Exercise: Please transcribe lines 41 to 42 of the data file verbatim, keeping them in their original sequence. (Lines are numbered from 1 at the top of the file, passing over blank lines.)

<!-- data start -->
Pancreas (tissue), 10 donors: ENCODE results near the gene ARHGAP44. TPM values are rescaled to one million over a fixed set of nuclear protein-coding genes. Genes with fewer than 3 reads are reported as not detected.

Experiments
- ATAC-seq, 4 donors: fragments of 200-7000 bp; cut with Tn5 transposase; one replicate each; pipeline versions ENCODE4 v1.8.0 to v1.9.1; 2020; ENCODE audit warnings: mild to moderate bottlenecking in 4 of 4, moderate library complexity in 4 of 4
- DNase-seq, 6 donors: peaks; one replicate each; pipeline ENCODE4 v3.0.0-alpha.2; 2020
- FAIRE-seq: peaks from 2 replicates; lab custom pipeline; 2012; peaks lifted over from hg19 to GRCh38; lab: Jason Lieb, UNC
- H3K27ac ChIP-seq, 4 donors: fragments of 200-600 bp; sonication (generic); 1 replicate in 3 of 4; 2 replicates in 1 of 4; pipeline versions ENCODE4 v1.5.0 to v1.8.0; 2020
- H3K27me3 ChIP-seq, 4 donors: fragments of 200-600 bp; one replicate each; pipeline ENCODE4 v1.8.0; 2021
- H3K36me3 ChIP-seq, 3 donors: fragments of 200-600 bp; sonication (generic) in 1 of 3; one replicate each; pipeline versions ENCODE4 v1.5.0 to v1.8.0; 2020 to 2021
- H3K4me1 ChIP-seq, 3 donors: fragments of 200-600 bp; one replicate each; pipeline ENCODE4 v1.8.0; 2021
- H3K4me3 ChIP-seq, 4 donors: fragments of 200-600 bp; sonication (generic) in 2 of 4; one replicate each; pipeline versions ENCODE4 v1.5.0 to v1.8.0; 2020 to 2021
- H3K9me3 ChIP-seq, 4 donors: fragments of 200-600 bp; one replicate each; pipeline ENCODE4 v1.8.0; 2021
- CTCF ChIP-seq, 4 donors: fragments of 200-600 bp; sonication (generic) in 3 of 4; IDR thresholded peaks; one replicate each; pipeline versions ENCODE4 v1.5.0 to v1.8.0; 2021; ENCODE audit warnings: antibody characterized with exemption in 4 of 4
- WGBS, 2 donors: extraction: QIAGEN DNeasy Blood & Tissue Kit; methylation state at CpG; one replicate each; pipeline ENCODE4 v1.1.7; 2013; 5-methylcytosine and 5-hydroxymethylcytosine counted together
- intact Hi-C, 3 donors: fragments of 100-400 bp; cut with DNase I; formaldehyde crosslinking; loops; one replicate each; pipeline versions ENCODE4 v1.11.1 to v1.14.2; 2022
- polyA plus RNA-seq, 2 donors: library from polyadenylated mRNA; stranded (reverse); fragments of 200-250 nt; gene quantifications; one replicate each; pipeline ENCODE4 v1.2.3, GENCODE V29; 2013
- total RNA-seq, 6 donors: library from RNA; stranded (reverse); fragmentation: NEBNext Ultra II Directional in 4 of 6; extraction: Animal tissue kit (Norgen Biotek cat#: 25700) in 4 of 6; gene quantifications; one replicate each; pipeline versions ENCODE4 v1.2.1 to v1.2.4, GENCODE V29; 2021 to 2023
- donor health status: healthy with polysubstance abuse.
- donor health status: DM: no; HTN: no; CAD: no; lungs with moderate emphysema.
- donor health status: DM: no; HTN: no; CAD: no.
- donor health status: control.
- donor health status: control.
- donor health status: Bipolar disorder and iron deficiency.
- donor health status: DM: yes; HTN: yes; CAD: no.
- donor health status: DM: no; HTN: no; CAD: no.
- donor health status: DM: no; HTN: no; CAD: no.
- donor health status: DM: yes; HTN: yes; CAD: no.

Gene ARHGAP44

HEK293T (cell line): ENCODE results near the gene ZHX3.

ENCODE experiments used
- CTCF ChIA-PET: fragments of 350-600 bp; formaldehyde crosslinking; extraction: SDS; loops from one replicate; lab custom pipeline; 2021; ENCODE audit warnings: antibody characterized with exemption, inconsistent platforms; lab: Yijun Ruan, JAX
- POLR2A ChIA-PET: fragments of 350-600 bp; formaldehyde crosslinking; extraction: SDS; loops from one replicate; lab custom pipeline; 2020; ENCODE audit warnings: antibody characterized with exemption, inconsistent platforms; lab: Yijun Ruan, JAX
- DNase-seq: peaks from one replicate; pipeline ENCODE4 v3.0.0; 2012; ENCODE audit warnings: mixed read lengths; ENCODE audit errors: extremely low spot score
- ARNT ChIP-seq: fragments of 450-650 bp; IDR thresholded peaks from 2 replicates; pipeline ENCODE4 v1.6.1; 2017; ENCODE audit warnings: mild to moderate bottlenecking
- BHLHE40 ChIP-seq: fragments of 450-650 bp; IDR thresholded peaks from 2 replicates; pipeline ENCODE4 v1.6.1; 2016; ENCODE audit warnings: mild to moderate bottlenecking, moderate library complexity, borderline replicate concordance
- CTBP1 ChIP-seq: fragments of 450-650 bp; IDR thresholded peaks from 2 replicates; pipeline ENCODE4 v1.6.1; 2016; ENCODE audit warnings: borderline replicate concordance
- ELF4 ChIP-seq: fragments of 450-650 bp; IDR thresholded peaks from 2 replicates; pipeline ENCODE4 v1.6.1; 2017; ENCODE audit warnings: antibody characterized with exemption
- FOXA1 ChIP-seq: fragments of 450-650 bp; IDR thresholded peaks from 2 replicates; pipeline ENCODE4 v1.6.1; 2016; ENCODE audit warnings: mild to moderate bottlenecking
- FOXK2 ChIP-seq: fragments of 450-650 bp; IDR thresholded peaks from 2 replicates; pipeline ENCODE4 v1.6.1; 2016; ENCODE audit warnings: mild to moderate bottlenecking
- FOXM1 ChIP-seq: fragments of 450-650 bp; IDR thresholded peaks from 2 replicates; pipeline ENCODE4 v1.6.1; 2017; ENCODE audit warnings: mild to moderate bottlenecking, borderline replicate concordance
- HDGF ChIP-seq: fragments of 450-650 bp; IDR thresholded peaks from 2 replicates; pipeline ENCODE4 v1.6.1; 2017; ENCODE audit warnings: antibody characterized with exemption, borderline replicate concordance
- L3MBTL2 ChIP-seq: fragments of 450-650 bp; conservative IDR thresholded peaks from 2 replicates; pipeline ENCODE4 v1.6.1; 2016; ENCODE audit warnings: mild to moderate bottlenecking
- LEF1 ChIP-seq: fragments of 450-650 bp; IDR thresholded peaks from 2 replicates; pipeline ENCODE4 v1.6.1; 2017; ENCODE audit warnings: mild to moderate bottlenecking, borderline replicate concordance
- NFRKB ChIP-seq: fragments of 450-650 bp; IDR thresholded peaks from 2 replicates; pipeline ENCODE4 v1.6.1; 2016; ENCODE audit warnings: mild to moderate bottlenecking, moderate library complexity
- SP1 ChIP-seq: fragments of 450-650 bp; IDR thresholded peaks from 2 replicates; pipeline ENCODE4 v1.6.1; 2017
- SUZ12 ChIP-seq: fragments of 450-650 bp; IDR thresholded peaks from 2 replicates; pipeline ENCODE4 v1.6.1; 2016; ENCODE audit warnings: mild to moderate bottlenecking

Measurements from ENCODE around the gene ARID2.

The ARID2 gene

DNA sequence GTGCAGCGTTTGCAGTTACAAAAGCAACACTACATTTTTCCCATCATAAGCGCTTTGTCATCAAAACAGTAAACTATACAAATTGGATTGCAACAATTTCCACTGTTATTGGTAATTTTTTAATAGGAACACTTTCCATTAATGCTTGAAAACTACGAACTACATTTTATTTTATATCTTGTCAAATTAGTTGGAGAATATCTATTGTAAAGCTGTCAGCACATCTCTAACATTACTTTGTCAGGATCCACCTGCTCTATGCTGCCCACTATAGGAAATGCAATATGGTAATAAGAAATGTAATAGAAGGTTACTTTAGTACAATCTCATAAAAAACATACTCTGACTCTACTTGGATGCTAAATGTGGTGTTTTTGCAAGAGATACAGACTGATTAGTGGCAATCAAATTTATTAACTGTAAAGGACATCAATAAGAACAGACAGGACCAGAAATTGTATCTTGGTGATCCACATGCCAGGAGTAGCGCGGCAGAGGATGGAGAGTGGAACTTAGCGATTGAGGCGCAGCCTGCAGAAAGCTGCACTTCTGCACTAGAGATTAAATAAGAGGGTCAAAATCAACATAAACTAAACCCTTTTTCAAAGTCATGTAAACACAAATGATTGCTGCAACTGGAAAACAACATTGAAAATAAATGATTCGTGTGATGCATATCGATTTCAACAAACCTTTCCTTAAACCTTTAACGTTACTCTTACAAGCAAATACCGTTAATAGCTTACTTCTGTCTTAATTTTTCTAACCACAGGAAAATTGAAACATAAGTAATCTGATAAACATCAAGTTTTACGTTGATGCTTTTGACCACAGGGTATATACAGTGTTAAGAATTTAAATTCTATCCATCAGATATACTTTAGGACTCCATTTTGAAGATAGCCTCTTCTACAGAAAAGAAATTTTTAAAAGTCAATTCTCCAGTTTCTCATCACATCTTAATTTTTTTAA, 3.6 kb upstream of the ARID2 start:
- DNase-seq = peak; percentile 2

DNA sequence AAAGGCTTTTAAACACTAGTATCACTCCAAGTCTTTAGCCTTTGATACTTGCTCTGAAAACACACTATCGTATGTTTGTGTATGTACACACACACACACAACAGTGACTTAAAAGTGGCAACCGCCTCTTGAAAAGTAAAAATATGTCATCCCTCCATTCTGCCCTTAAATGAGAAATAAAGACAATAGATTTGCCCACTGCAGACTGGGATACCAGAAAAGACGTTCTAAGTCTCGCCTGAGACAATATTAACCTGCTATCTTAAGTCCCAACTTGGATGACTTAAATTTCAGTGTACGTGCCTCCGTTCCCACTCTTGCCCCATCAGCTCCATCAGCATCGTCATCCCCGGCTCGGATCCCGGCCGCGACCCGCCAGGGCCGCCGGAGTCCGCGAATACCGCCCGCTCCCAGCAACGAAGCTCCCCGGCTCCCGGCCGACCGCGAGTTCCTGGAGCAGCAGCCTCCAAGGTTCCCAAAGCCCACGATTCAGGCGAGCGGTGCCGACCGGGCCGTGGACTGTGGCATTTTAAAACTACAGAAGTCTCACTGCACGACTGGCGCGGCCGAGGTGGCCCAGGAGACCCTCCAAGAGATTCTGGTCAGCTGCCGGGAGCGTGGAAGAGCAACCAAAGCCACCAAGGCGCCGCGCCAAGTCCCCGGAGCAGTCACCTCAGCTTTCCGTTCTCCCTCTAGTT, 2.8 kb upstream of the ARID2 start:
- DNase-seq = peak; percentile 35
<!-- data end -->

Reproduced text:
- L3MBTL2 ChIP-seq: fragments of 450-650 bp; conservative IDR thresholded peaks from 2 replicates; pipeline ENCODE4 v1.6.1; 2016; ENCODE audit warnings: mild to moderate bottlenecking
- LEF1 ChIP-seq: fragments of 450-650 bp; IDR thresholded peaks from 2 replicates; pipeline ENCODE4 v1.6.1; 2017; ENCODE audit warnings: mild to moderate bottlenecking, borderline replicate concordance